Well now I'm worried about DS1's progress...

BooksandaCuppa Sun 11-Nov-12 11:14:51

I agree that maths levels usually translate better than English ones, but having said that, it's not 18 months is it, really, it's one academic year and 8 weeks?

doglover Sun 11-Nov-12 16:54:10

Thanks for all your comments - only just got back to the computer after a busy day. The comments are really interesting - a range of views that have helped to reassure and 'challenge'! We will certainly attend the Parents Evening with an open mind and will make an appointment to see her maths teacher after school one day because our allocated 3 min will probably not be long enough to have a proper chat.
Our dd is doing some extra work at home which we will mention to school on Tuesday evening. I agree, T0097, that many children do make substantial progress in the early years of KS 3: what we don't want is to be told in Y9 that her achievement is 'worrying' and a good GCSE pass may not be attainable. We want to support her now and for her to achieve her potential - she's a bright girl who deserves better.

seeker Mon 12-Nov-12 17:52:29

Can I ask a stupid question? Bearing in mind that you can't do better than A* in GCSE, why do people want their children to make such rapid progress at the beginning of secondary school? What is the advantage?

3b1g Mon 12-Nov-12 18:11:29

Not a stupid question at all seeker, I think you've made a good point, and managed to articulate why I'm not more worried. I suppose the reason why I'd like to see quantifiable progress is that DS1 works quite hard, so a progression through (up?) a couple of sub-levels a year is a sign that his efforts are not in vain.

seeker Mon 12-Nov-12 18:38:09

I have a year 7 too. He got a 5b at the end of year 6, is currently working at 5a. His target for the end of year 9 is 7b- which is on track for A*/A at GCSE. Which is fine. I think if the child concerned is happy, then so long as the targets are regularly reviewed, then that's fine. I don't think they should do extra work at home unless the school is really not doing it's job.

mercibucket Mon 12-Nov-12 18:48:35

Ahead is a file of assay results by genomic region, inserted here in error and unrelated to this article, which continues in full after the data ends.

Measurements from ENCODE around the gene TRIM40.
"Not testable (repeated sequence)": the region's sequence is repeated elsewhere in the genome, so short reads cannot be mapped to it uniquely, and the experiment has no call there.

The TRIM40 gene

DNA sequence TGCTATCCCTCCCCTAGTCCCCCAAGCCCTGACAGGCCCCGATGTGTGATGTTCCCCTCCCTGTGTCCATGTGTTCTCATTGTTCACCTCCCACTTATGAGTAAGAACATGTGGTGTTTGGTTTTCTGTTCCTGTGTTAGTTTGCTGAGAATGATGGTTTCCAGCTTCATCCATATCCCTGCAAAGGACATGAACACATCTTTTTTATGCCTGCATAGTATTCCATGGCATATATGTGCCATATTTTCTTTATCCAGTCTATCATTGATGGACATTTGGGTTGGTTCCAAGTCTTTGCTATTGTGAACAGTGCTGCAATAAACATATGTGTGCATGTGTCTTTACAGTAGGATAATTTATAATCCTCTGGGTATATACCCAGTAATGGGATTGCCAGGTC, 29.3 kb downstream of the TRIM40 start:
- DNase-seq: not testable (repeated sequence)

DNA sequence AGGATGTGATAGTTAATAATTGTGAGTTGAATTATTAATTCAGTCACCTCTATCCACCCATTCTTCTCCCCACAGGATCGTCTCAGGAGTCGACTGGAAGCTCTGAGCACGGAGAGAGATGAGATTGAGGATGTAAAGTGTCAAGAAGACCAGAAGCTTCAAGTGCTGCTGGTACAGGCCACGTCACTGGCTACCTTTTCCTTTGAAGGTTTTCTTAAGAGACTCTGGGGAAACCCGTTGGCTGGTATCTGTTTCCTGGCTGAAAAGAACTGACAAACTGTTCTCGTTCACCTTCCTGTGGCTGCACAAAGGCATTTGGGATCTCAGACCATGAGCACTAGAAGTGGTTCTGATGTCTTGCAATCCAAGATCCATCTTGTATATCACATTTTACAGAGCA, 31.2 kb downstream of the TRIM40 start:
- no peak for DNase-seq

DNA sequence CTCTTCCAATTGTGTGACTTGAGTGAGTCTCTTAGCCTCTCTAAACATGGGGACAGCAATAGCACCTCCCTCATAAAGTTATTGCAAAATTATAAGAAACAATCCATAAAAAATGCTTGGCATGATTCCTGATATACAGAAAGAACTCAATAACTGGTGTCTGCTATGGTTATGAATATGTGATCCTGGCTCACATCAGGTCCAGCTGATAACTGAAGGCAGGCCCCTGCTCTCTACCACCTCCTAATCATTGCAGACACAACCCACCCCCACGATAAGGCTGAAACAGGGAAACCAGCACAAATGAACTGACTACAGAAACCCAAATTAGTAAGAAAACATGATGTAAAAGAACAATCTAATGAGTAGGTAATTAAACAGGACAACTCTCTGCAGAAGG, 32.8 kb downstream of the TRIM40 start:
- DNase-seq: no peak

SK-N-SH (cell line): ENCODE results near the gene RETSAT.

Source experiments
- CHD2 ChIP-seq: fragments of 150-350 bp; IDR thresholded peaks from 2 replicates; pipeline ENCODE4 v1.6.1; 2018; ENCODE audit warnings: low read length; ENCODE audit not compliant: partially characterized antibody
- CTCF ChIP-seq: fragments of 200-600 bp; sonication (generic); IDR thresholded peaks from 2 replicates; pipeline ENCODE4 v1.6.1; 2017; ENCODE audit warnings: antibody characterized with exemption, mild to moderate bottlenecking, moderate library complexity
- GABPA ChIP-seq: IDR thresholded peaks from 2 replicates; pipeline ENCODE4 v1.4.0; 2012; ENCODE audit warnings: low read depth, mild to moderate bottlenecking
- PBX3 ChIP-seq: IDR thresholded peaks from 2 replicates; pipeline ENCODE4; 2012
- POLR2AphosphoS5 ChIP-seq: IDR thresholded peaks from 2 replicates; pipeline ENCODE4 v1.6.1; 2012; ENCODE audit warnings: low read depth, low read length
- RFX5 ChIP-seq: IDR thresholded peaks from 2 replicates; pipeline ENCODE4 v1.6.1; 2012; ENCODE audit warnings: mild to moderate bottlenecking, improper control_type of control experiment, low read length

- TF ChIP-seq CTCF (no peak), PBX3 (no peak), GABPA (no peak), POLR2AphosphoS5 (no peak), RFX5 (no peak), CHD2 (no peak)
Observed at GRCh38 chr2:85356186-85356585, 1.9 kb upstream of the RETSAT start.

What kind of grades do the school achieve with their pupils? Are you worried about the teaching? I'd be looking at the children's performance at gcse.

mercibucket Mon 12-Nov-12 18:48:35

What kind of grades do the school achieve with their pupils? Are you worried about the teaching? I'd be looking at the children's performance at gcse.

3b1g Mon 12-Nov-12 18:57:27

DS1 is in set 2 (of 7). Nearly all the pupils in sets 1 - 6 (and many of those in set 7) get A or A* at GCSE, which is which I'm not worried (or wasn't until I read Trinity's comment grin).

seeker Mon 12-Nov-12 19:31:55

I don't agree with trinity! Why on earth would you expect a child to go up 4 or 5 sub levels in their first year at Secondary school? And what would be the benefit? As I said, you can't do better than A* at GCSE.

It is not usual for people to be level 7s at the end of year 7.

TheFallenMadonna Mon 12-Nov-12 19:37:34

In Science, in my school (!!), we do.d our pupils make less than expected progress in year 7, and greater than expected progress in year 8.

And by expected, I mean what would be expected if progress were linear. Which it isn't of course...

TheFallenMadonna Mon 12-Nov-12 19:38:02

We find

TheFallenMadonna Mon 12-Nov-12 19:42:55

And in terms of what you should ask...

If I were having the conversation with you, I would explain what assessments we had done to arrive at that level. From those assessments I would identity areas for development. And I would explain how we would be working on those in subsequent topics.

And that, I think, I hope, is more useful information than a number.

3b1g Mon 12-Nov-12 20:46:28

That makes sense, TFM.

doglover Tue 13-Nov-12 11:28:49

Thanks, everyone. Only just returned to see more responses. Parents evening tonight so will let you know how we get on ....................